Doctors decided to operate on the man, but warned the couple that even if the operation would prolong the man's life, he would still remain infertile. Then Kim and Roberto, dreaming of another child, decided to freeze the man's genetic material while he went to the surgeon's table. Unfortunately, the operation did not yield positive results. In 1976, Roberto died, and in the comics "Love is ..." only the girlfriend Kim and the tombstone remained.

Kim had a hard time coping with this loss. And yet she decided to fulfill her shared dream with Roberto and give birth to a child using her lover's genetic material. 16 months after her husband's death, Kim became the mother of a boy, Milo. This event was reflected in the artist's comics: in the new postcard, a girl was standing next to a wheelchair, and the caption read: "We are pleased to present Milo Casali. Parents: Kim and Roberto (posthumously via artificial insemination).

Fans began to congratulate their beloved artist, and British newspapers called Milo a "miracle child". However, there were those who condemned Kim's act: the religious community and representatives of the Vatican said that the artist has no right to give birth to a child from a dead spouse, as it is against Christian morality.


Kim responded to the criticism: "Robert and I really wanted to give our two sons a sibling. Now, thanks to the care and patience of the doctors, it became possible: I got another reminder of my wonderful husband... Thanks to the love of his mom and dad, it's nice here. If anyone condemns it, then the world has lost its sense of moderation. Before Robert died, we tried to have a baby through artificial insemination.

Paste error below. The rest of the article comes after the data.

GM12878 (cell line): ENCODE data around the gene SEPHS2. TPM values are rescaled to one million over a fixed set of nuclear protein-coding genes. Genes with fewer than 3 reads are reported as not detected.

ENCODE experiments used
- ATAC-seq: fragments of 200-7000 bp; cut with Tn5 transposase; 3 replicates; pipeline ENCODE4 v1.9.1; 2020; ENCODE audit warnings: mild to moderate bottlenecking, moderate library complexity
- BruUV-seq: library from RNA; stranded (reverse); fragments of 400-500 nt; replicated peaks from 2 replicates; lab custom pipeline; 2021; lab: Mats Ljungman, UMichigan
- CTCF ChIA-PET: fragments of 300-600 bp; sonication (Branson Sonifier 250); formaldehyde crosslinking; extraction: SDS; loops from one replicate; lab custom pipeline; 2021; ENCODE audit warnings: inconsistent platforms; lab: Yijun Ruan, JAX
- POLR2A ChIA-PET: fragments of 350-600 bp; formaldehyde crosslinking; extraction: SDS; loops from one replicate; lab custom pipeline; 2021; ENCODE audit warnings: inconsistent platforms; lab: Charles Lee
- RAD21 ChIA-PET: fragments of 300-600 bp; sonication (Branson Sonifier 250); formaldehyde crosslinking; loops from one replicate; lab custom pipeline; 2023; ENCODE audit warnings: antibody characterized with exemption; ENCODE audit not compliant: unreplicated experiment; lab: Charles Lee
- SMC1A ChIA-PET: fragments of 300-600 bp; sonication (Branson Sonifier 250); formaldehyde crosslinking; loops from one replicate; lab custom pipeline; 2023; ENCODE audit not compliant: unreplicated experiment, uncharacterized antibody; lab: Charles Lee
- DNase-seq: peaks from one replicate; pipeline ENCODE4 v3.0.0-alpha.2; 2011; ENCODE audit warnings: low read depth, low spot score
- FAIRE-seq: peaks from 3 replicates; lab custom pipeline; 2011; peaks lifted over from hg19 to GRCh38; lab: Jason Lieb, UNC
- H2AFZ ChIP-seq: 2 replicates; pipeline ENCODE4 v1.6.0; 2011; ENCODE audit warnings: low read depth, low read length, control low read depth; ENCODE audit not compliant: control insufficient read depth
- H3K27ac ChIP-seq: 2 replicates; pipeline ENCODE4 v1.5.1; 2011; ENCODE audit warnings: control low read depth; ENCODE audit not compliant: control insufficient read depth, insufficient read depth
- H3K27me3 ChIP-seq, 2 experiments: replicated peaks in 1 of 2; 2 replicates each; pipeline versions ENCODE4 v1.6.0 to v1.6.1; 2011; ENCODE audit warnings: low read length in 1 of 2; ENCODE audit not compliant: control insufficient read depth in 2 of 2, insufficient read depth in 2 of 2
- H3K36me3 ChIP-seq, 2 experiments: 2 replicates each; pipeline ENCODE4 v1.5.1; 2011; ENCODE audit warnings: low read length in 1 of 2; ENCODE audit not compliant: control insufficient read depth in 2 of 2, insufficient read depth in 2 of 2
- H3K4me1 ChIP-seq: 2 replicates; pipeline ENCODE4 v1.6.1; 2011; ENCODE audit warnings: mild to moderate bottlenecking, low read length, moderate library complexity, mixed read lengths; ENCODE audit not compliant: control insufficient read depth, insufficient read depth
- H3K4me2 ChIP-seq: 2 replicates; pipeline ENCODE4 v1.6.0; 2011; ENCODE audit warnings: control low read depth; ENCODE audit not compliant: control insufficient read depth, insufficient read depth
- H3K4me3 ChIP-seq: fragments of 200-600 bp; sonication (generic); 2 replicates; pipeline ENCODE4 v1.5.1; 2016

Soon, Kim moved to Australia with his sons and bought a farm near Sydney, where he began breeding Arabian horses. She died in 1998 and her son Stefano took over Minikim. Kim never returned to Love Is... but Bill Asprey continued his work. Until 1978, the English animator followed the style of a black-and-white comic creator, but then he decided to take a risk and published the first color pictures about the love of a boy and a girl. The fans greeted them enthusiastically. Since then - for more than 40 years - Bill Asprey has been painting "Love is..." every day, Monday through Saturday. The artist admits that he draws inspiration not only from the love story of the creator of the series, but also from hundreds of thousands of other people who send him letters from all over the world.


Interestingly, Bill did not suspect for a long time that the Turkish company Dandy Sakiz began to produce chewing gum "Love is..." with its own comic inserts. In 2008, a correspondent of a Russian newspaper invited the artist for an interview and was surprised to learn that he had become popular in Russia because of his pictures made of chewing gum. It took several years to negotiate with the Turkish manufacturer who produced the product without the permission of the copyright holders. Eventually, Kraft Foods (now Mondelez International) bought the Dandy Sakiz factory and reformulated the chewing gum with the official copyright.

Despite the fact that the prototypes of the main characters are no longer alive, the comics "Love is..." still exist and teach us to value our beloved.

"Love is in everything that surrounds us, you just have to learn to see it," the artist's son Stefano Casali is convinced.


This site is protected by reCAPTCHA and also applies to Google privacy strategy ir terms of service.

Recently reviewed